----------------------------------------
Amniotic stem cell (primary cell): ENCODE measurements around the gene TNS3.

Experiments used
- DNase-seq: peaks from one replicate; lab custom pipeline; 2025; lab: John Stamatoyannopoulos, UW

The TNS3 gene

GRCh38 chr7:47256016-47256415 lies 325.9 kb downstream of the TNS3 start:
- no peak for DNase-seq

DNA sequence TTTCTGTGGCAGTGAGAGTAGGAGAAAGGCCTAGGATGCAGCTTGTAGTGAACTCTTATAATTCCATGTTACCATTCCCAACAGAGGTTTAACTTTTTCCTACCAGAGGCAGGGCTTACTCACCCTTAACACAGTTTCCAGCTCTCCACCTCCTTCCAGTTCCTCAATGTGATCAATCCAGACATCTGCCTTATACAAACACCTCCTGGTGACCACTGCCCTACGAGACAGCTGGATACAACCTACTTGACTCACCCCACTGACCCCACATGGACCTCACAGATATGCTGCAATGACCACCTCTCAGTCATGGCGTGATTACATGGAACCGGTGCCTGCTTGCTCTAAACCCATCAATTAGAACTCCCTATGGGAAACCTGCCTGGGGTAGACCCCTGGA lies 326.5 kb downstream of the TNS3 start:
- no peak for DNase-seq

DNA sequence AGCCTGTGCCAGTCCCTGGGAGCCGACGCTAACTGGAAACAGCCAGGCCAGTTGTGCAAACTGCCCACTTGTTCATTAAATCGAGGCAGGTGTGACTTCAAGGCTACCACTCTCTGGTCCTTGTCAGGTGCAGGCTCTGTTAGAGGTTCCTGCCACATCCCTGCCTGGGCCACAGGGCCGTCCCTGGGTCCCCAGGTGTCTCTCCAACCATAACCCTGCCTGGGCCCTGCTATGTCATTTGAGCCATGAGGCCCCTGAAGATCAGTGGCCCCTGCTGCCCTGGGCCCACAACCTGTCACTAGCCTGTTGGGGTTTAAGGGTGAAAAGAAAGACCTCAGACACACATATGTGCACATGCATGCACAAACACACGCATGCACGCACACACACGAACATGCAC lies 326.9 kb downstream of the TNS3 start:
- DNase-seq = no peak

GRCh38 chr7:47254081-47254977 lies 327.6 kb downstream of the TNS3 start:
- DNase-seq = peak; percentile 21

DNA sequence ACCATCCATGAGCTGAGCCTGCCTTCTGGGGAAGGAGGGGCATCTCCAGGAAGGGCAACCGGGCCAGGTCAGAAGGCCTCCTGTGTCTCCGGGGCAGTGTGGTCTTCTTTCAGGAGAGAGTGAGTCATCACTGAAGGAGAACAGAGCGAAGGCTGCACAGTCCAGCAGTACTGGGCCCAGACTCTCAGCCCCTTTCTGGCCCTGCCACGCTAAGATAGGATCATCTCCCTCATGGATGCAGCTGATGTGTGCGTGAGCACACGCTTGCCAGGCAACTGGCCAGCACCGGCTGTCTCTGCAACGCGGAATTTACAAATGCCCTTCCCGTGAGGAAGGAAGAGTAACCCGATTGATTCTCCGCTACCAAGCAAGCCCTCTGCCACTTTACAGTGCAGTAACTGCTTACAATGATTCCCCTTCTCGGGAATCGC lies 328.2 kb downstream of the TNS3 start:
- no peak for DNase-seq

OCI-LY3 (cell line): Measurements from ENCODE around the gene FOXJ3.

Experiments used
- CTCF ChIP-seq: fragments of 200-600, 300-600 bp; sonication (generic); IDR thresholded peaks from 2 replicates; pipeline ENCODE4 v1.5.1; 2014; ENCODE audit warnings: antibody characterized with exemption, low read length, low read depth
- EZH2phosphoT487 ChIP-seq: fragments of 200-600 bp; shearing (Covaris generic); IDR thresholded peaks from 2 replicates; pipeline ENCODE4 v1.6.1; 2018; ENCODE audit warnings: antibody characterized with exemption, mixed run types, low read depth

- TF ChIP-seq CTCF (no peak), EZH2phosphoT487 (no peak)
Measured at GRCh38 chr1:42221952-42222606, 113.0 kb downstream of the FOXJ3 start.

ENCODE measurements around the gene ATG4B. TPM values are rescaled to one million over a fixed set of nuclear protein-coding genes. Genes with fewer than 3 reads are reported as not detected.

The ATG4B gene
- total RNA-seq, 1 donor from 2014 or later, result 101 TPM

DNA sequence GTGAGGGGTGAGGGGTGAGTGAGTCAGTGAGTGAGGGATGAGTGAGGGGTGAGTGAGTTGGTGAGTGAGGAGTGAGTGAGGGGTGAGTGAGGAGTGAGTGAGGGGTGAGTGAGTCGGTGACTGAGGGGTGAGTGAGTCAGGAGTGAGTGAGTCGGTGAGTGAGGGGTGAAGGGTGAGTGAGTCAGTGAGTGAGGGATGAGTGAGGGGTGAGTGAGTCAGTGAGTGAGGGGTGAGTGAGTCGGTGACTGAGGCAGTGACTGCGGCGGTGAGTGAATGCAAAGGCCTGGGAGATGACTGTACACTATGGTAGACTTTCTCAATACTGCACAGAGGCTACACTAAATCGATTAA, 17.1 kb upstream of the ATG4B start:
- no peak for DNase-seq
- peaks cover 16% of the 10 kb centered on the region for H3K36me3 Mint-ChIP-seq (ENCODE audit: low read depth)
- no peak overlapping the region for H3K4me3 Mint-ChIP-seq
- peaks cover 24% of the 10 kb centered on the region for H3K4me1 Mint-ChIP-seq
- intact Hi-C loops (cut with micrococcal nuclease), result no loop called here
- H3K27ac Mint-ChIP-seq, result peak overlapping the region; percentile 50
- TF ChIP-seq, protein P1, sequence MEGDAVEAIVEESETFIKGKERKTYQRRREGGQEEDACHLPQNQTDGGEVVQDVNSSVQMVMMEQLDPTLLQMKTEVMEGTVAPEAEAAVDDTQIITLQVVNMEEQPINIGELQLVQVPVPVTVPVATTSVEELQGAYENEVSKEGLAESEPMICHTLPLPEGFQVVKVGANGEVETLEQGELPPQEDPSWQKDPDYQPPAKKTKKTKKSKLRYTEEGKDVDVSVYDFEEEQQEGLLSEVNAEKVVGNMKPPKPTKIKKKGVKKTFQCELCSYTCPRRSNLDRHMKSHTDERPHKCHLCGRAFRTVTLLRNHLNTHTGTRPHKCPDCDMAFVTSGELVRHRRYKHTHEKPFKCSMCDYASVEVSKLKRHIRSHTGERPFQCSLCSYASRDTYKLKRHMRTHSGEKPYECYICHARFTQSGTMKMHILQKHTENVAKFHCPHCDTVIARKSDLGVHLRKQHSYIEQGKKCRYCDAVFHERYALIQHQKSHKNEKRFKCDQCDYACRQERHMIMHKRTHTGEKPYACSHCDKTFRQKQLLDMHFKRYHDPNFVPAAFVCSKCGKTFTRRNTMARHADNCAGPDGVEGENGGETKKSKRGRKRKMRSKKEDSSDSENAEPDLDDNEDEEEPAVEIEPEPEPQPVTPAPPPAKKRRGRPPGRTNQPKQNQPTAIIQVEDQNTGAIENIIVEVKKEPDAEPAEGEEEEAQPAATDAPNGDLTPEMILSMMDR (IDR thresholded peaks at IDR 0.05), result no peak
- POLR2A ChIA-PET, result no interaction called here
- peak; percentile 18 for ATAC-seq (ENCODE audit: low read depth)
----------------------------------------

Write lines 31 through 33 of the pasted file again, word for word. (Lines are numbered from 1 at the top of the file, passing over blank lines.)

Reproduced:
- TF ChIP-seq, protein P1, sequence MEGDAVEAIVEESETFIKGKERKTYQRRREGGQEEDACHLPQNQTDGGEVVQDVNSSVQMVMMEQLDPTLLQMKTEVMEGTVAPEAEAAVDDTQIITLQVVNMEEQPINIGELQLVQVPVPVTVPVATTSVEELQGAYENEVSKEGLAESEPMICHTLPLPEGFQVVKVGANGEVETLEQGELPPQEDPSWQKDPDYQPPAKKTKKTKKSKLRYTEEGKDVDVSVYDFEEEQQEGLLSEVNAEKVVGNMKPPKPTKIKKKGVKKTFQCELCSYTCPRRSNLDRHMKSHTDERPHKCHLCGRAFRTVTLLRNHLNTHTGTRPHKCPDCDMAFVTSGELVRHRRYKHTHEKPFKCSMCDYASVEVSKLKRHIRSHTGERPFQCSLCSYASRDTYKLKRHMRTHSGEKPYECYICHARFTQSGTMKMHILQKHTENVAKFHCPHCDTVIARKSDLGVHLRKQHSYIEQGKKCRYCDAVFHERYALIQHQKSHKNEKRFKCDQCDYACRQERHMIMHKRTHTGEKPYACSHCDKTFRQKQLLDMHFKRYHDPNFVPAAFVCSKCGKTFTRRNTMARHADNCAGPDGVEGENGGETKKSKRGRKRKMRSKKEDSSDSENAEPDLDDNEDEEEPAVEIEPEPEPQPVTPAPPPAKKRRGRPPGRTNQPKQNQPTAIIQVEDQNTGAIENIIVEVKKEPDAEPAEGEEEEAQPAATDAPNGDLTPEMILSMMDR (IDR thresholded peaks at IDR 0.05), result no peak
- POLR2A ChIA-PET, result no interaction called here
- peak; percentile 18 for ATAC-seq (ENCODE audit: low read depth)